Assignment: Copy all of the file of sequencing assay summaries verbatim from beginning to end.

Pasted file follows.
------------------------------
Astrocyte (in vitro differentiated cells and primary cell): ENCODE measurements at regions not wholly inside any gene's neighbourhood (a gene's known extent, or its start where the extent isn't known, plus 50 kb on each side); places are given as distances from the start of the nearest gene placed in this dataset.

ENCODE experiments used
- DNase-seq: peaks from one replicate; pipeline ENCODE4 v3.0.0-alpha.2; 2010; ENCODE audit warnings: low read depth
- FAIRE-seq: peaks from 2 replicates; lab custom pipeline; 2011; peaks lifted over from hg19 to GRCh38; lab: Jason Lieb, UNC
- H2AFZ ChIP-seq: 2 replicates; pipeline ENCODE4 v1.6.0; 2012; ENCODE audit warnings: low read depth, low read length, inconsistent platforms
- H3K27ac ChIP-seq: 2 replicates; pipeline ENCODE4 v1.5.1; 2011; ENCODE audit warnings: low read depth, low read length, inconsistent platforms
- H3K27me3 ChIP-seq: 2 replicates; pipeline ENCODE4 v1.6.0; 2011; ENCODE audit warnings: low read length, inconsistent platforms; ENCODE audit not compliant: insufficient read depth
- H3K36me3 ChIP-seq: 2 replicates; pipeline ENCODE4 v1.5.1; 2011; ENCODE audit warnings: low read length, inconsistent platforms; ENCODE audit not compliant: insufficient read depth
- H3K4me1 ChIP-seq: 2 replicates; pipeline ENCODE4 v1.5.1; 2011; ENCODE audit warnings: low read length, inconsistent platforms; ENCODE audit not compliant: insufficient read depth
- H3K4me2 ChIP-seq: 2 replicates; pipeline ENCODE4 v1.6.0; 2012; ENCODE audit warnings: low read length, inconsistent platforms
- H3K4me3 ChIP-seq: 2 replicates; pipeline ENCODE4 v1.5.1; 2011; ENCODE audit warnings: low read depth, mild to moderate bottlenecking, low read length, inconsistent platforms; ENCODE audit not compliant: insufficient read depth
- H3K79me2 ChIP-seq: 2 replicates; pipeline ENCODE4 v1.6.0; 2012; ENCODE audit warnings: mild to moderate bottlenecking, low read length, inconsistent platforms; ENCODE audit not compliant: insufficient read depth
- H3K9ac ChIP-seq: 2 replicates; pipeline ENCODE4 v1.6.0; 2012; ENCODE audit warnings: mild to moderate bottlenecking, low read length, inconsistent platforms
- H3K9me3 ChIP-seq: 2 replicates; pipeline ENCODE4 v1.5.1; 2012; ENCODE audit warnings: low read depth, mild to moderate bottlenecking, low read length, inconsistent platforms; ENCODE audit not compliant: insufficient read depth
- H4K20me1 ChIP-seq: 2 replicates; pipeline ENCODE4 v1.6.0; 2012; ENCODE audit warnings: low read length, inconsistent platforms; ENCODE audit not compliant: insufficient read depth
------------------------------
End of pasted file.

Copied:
Astrocyte (in vitro differentiated cells and primary cell): ENCODE measurements at regions not wholly inside any gene's neighbourhood (a gene's known extent, or its start where the extent isn't known, plus 50 kb on each side); places are given as distances from the start of the nearest gene placed in this dataset.

ENCODE experiments used
- DNase-seq: peaks from one replicate; pipeline ENCODE4 v3.0.0-alpha.2; 2010; ENCODE audit warnings: low read depth
- FAIRE-seq: peaks from 2 replicates; lab custom pipeline; 2011; peaks lifted over from hg19 to GRCh38; lab: Jason Lieb, UNC
- H2AFZ ChIP-seq: 2 replicates; pipeline ENCODE4 v1.6.0; 2012; ENCODE audit warnings: low read depth, low read length, inconsistent platforms
- H3K27ac ChIP-seq: 2 replicates; pipeline ENCODE4 v1.5.1; 2011; ENCODE audit warnings: low read depth, low read length, inconsistent platforms
- H3K27me3 ChIP-seq: 2 replicates; pipeline ENCODE4 v1.6.0; 2011; ENCODE audit warnings: low read length, inconsistent platforms; ENCODE audit not compliant: insufficient read depth
- H3K36me3 ChIP-seq: 2 replicates; pipeline ENCODE4 v1.5.1; 2011; ENCODE audit warnings: low read length, inconsistent platforms; ENCODE audit not compliant: insufficient read depth
- H3K4me1 ChIP-seq: 2 replicates; pipeline ENCODE4 v1.5.1; 2011; ENCODE audit warnings: low read length, inconsistent platforms; ENCODE audit not compliant: insufficient read depth
- H3K4me2 ChIP-seq: 2 replicates; pipeline ENCODE4 v1.6.0; 2012; ENCODE audit warnings: low read length, inconsistent platforms
- H3K4me3 ChIP-seq: 2 replicates; pipeline ENCODE4 v1.5.1; 2011; ENCODE audit warnings: low read depth, mild to moderate bottlenecking, low read length, inconsistent platforms; ENCODE audit not compliant: insufficient read depth
- H3K79me2 ChIP-seq: 2 replicates; pipeline ENCODE4 v1.6.0; 2012; ENCODE audit warnings: mild to moderate bottlenecking, low read length, inconsistent platforms; ENCODE audit not compliant: insufficient read depth
- H3K9ac ChIP-seq: 2 replicates; pipeline ENCODE4 v1.6.0; 2012; ENCODE audit warnings: mild to moderate bottlenecking, low read length, inconsistent platforms
- H3K9me3 ChIP-seq: 2 replicates; pipeline ENCODE4 v1.5.1; 2012; ENCODE audit warnings: low read depth, mild to moderate bottlenecking, low read length, inconsistent platforms; ENCODE audit not compliant: insufficient read depth
- H4K20me1 ChIP-seq: 2 replicates; pipeline ENCODE4 v1.6.0; 2012; ENCODE audit warnings: low read length, inconsistent platforms; ENCODE audit not compliant: insufficient read depth